You may not even be aware of the term, “Advance Premium Tax Credit,” but you definitely need to understand how it impacts the amount of taxes you could owe or how much of a refund you may be entitled to.
Not only has the Affordable Care Act (ACA or ‘Obamacare’) impacted Healthcare, it has had a significant impact on taxes as well. Here’s what you need to understand about Obamacare works and how that affects your taxes.
Most people are aware of there being a financial penalty imposed for not having health insurance due to all the controversy surrounding Obamacare. Essentially, the penalty is incurred by simply going without insurance. However, some taxpayers may be exempt from the penalty. And just what is the penalty?
The penalty is either a flat fee or a percentage of your annual household income. Also, the penalty will increase over the next 2 years. Which method you have to pay is determined by whichever penalty method is higher. The penalties are as follows in this table:
As it may be becoming obvious to you, the penalty for not having insurance is incurred when you do your taxes. So, if you did not have insurance or were underinsured, you’ll likely either get back less of a refund or potentially owe more taxes.
Certain circumstances may make you eligible for an exemption(s) that could lessen the penalty if not negate it. There are 2 kinds of exemptions: a Marketplace Exemption and a Tax Return Exemption.
Below is a list of each falling under the two types of exemptions.
Tax Return Exemption
- You did not enroll in a fiscal year employer-provider plan that you were eligible for during the tax year you’re filing
- You were not without insurance consecutively for over 3 months
- You did not have valid immigration papers and were not a US citizen
- Your health care coverage was effective May 1, 2014
- You filed a 1040NR or were a US citizen living out of the country
- You were a member of a health care sharing ministry
- You were in a Limited-Benefit Medicaid or Tricare program
- You were incarcerated
- You were a member of an Indian Tribe and qualified for Indian Health Services
- Household income was below the filing requirement
- Endured hardships obtaining insurance
- You were caring for a disabled or sick family member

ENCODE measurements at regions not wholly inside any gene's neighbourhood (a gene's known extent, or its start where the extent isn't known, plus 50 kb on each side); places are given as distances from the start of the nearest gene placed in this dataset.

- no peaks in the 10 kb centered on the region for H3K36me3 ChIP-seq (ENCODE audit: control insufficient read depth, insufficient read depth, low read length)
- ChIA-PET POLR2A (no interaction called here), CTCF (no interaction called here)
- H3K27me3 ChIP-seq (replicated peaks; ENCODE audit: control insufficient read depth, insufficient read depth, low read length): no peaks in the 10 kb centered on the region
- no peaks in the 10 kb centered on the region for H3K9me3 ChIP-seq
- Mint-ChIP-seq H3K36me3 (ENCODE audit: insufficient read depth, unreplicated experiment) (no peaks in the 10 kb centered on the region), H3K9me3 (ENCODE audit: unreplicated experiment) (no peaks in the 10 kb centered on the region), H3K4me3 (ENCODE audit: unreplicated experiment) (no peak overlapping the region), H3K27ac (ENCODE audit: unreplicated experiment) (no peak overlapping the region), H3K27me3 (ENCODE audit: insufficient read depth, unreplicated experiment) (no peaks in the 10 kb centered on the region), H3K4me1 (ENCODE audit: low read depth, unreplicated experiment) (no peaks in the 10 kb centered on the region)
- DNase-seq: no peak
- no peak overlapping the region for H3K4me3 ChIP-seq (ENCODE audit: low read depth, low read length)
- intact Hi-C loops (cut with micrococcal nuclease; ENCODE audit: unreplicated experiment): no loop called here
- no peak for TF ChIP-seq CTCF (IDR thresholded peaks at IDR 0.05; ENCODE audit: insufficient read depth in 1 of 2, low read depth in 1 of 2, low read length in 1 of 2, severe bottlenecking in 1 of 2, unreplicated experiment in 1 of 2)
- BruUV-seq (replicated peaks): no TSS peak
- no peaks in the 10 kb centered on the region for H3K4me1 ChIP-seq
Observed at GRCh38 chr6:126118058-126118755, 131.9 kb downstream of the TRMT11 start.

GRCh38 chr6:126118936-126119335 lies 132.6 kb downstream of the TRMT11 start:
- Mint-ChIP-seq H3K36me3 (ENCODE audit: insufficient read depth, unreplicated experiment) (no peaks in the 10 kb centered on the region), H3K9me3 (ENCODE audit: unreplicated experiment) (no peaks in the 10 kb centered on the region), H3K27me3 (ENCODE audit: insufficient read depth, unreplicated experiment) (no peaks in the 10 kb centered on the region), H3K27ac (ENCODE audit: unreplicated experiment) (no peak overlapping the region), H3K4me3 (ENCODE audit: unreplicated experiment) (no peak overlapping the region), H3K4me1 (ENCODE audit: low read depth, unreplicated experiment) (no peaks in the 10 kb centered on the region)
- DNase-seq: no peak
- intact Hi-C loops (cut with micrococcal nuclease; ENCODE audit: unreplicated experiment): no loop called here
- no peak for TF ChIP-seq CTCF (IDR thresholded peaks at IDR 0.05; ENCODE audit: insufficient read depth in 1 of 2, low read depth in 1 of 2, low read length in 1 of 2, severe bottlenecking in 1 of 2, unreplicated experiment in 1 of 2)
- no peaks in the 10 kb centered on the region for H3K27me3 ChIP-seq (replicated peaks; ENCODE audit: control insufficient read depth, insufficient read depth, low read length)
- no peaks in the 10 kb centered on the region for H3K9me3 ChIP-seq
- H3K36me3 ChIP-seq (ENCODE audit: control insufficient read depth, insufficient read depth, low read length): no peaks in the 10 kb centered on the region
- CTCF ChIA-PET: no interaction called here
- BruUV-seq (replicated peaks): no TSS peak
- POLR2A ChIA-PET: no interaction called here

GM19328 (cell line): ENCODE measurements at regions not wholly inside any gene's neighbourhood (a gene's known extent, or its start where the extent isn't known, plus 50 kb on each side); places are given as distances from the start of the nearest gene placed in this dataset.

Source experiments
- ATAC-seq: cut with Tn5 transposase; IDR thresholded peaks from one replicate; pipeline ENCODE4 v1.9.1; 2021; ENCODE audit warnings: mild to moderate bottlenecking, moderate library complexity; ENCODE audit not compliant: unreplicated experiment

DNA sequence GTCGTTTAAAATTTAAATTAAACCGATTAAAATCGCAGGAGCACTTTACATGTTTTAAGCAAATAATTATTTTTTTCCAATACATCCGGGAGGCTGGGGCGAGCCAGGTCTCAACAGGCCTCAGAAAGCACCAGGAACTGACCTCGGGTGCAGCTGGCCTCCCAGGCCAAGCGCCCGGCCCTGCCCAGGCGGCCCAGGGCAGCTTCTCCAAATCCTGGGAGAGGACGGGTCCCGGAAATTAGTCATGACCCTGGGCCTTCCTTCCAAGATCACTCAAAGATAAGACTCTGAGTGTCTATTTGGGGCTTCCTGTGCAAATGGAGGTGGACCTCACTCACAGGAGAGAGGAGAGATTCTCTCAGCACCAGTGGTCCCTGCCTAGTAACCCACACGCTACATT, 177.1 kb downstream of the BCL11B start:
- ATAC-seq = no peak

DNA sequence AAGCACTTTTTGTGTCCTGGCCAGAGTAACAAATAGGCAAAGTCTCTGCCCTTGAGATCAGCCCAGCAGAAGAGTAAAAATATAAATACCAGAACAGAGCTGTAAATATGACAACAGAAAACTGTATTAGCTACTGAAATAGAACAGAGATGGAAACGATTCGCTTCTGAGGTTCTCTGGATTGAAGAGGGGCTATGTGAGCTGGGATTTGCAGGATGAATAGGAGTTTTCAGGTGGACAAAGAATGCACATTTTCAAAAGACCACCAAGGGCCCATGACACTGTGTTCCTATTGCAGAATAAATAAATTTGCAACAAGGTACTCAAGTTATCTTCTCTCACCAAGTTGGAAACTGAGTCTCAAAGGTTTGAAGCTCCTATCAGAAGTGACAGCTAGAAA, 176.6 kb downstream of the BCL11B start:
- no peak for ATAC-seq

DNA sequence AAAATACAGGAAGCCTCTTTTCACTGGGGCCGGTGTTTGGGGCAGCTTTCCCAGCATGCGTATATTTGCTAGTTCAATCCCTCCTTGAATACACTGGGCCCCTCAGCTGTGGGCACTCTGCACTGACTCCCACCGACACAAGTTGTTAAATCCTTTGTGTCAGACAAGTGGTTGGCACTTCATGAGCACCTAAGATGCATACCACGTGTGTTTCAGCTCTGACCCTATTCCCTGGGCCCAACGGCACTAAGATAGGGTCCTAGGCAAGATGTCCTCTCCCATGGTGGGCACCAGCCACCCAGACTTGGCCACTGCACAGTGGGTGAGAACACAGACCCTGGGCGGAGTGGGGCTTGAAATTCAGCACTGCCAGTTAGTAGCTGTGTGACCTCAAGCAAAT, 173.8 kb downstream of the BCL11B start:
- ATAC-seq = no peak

- You were victimized by domestic violence
- You bereaved the death of a near family member
- Your property was substantially damaged due to a qualified disaster
- You filed for bankruptcy
- You were homeless
- You had your utilities shut off
- You were foreclosed on or evicted
- You were a member of a religious body that opposes insurance
- You had dependents without insurance
- Coverage options were unaffordable
- You had coverage provided by a service organization such as AmeriCorps
- You were denied medicaid
- Your insurance was cancelled
Understanding The Advance Tax Premium Credit
In order to help pay for Marketplace insurance plans, your tax credit was “given” to you at the start of the tax year as an advance and that advance went straight to the insurance provider you chose to lower your premiums.
The amount of that advance was determined by your previous tax year’s total income. So this year, your total income may be different and that difference has to be reconciled in this tax year.
So, if you made a lot more money this year, that difference in the estimated tax credit and the actual income could negatively impact your total refund or how much you owe. Conversely, if you made less than last year, it will benefit you in regards to the difference.
Again, there are other tax events that could lower or raise your taxable income and then help or hurt how much you owe or are refunded. For example, if you underestimated your gross income for this year by $3,000 but had a baby during the year, it pretty much evens out.
What To Do
We strongly recommend using a tax professional to prepare your taxes to help make sure you get every single credit and deduction you’re entitled to. Don’t sweat about the ACA and your taxes; let us handle it for you.